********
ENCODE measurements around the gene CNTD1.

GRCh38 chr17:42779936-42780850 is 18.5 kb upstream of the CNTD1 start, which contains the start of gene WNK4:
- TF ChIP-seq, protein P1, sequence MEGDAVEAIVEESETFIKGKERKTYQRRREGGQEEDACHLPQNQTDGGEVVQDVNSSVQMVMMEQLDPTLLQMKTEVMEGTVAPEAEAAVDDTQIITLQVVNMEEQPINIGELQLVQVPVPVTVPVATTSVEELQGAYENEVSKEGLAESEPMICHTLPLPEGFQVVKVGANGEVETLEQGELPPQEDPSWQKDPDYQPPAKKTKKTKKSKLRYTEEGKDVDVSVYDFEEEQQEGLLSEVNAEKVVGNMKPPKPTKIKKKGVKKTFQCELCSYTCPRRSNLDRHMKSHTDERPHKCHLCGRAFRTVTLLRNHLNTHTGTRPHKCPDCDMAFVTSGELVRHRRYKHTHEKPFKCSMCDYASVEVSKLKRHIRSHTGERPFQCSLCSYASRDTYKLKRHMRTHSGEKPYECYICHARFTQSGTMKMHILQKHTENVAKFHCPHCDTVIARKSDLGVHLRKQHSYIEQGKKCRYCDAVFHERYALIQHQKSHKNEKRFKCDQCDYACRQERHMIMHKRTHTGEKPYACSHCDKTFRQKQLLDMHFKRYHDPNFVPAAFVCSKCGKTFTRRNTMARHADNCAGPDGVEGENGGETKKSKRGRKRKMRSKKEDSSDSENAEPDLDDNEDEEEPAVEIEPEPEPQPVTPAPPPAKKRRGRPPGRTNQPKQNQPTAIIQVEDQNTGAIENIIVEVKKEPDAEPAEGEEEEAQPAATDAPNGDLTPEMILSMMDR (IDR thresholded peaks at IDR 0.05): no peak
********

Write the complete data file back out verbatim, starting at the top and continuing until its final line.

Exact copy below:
ENCODE measurements around the gene CNTD1.

GRCh38 chr17:42779936-42780850 is 18.5 kb upstream of the CNTD1 start, which contains the start of gene WNK4:
- TF ChIP-seq, protein P1, sequence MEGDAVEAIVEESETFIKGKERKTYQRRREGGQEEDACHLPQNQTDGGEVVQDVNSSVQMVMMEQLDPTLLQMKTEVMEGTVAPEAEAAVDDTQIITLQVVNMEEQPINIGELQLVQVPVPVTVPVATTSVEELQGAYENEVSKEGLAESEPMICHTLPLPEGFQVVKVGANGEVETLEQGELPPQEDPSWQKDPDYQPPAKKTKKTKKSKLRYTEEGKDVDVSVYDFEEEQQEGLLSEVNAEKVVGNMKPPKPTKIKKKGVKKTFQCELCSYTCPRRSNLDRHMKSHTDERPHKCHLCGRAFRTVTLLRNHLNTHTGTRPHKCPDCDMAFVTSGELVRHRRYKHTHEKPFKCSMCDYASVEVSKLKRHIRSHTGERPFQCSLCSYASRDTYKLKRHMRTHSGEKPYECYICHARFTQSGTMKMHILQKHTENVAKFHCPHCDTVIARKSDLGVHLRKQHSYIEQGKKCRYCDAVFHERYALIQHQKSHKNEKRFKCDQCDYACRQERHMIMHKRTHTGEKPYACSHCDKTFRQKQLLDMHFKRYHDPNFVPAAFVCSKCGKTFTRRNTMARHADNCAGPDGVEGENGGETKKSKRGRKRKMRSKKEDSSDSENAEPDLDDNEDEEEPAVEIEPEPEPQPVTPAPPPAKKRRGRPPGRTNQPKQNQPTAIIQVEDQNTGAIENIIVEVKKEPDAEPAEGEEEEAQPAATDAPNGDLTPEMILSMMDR (IDR thresholded peaks at IDR 0.05): no peak